How Loan Modification Works

Introduction

When jobs are lost, economic hardships occur, or financial situations change, sometimes paying a mortgage payment can be difficult. Unfortunately, many people in this position end up in foreclosure due to inability to pay their mortgage. To avoid foreclosure, lenders may offer a loan modification. According to the U.S. Department of Housing and Urban Development, loan modifications are permanent changes in the terms of a loan, allowing you to more easily afford your monthly payments and avoid foreclosure.

Principal

One way a loan may be modified is through a reduction in the principal of the mortgage. Your principal is the amount of money still owed on the loan, minus the interest that has accrued over the history of the loan. Lowering the principal allows the lender to lower your monthly payments to reflect the new balance.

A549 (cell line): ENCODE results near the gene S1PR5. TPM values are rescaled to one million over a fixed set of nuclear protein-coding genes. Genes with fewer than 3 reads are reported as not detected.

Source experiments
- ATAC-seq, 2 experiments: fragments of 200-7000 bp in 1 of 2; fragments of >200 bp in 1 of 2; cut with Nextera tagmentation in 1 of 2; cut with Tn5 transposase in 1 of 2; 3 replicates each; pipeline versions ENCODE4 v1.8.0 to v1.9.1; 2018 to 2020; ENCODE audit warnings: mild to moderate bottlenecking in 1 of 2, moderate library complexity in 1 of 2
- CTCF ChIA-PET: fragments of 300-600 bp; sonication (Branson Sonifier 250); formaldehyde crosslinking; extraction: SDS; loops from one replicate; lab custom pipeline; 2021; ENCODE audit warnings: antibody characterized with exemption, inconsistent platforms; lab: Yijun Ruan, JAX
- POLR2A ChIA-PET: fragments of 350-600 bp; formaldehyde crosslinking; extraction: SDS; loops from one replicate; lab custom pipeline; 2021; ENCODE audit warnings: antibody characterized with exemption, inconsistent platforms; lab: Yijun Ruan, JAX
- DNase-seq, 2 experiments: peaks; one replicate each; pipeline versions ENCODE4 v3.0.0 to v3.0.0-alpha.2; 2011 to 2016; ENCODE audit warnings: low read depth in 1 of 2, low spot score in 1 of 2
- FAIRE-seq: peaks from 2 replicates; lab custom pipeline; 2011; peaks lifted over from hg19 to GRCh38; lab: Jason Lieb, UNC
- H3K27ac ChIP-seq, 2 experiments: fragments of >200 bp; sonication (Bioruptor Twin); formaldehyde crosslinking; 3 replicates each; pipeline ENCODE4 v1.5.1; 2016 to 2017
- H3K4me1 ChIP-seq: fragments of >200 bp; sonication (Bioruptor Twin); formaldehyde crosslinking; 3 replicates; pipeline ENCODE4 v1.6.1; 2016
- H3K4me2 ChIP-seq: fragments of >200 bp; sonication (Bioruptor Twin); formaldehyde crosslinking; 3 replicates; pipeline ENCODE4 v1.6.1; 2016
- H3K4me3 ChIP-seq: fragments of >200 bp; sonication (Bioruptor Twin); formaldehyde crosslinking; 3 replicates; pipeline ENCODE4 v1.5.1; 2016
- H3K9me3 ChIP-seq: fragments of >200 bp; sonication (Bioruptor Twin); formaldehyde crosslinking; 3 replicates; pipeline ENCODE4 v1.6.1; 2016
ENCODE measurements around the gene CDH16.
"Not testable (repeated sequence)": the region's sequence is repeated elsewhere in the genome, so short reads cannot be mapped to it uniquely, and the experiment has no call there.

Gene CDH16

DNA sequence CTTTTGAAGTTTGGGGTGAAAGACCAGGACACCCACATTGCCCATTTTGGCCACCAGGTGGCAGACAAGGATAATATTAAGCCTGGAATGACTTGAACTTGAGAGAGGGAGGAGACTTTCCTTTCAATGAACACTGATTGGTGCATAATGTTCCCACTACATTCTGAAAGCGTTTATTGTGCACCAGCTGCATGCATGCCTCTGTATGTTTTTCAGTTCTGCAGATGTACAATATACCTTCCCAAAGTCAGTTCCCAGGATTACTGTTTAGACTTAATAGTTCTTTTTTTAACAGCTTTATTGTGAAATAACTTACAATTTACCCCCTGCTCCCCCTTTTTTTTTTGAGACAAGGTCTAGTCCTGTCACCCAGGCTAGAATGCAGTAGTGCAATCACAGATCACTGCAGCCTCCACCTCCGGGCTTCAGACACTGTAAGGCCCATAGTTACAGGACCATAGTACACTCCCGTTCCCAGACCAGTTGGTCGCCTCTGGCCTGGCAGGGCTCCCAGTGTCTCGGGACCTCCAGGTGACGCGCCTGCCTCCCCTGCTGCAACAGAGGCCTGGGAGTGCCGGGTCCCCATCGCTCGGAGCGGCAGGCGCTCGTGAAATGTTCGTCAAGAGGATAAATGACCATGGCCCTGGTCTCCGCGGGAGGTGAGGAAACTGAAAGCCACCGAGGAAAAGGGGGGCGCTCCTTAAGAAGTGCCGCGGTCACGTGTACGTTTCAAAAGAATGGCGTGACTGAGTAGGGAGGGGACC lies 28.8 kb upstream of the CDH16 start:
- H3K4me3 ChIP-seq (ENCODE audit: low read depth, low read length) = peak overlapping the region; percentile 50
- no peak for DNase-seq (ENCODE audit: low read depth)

Interest Rate

Interest rates may also be lowered during a loan modification. Higher interest rates can dramatically increase the total cost of your loan over the long run. Your lender may offer to lower the interest rate on the outstanding balance of your loan during a loan modification, which, in turn, can lower your monthly payment.

Term of Loan

Another way a modification may make your loan more affordable is through extending the term of your loan. The term of your loan is how long you have to pay your loan off. The longer the loan term is, the more months the monthly payment is distributed over. Extending the loan term lowers your monthly payment. On the other hand, it’s important to remember that extending the term of your loan also increases the amount of months you are paying interest on the loan. This can increase your final cost of the loan.

Penalties

During a loan modification, your lender may also cancel penalties on your account, such as past late fees. This can temporarily lower the amount of money you owe on the loan, reducing your total monthly costs, and making your payments more manageable.